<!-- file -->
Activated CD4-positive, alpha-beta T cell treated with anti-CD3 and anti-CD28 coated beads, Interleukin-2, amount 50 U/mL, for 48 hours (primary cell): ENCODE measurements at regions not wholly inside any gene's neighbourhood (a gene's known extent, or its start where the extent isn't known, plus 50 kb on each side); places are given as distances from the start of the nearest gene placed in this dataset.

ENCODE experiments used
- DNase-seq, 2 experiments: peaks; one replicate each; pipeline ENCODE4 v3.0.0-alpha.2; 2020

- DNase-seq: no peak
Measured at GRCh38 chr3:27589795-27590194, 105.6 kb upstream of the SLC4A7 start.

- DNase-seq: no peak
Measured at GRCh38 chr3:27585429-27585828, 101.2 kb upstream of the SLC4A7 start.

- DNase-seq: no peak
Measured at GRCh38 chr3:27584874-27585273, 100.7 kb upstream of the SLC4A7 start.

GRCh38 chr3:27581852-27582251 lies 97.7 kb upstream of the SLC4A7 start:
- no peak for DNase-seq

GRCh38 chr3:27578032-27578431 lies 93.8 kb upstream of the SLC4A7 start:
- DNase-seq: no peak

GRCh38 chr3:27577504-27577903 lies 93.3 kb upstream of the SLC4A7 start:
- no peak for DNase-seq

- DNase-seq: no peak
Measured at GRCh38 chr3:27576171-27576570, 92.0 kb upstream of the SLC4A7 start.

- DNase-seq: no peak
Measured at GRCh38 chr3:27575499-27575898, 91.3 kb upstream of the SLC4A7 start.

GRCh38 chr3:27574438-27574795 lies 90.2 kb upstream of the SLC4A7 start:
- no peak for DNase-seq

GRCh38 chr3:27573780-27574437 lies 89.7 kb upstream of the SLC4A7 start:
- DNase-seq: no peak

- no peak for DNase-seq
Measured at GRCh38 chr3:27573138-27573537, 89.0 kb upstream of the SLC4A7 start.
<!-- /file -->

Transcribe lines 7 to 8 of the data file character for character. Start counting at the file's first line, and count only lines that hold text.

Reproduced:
Measured at GRCh38 chr3:27585429-27585828, 101.2 kb upstream of the SLC4A7 start.

- DNase-seq: no peak